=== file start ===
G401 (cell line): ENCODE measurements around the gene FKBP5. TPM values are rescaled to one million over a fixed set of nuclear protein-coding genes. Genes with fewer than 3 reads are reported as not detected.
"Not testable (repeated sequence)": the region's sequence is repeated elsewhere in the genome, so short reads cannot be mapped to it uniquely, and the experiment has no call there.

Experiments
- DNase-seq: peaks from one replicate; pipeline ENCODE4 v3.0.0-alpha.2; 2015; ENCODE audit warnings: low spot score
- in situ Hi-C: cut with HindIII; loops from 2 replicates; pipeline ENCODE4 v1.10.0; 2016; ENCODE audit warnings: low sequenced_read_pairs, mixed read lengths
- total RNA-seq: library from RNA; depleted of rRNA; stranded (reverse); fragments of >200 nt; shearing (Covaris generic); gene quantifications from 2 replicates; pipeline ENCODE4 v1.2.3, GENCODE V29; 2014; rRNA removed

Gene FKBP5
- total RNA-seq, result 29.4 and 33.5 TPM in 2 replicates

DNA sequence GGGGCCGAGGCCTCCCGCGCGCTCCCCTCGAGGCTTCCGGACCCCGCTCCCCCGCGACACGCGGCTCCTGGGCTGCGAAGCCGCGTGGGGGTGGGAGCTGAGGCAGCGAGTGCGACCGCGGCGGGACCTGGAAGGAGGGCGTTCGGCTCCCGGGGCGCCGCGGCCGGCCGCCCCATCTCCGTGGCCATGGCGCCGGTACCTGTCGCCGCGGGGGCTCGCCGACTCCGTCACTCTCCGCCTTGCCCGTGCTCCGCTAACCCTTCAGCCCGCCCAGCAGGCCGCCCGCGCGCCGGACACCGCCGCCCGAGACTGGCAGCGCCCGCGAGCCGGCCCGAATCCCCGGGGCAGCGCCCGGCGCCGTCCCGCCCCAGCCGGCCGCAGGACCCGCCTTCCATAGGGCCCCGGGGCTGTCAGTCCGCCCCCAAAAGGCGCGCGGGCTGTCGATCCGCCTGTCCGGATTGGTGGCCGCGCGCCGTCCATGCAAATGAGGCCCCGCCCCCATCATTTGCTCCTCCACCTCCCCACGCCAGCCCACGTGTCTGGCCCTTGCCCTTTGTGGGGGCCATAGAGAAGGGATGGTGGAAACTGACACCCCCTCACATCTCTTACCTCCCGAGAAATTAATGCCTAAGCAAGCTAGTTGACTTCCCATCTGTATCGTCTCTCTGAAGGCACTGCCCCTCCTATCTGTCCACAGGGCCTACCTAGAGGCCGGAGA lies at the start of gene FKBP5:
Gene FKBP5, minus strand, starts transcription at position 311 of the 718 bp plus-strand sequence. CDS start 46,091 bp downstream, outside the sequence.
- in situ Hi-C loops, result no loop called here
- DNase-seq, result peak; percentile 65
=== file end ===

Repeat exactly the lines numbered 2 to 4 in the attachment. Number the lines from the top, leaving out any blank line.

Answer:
"Not testable (repeated sequence)": the region's sequence is repeated elsewhere in the genome, so short reads cannot be mapped to it uniquely, and the experiment has no call there.

Experiments
- DNase-seq: peaks from one replicate; pipeline ENCODE4 v3.0.0-alpha.2; 2015; ENCODE audit warnings: low spot score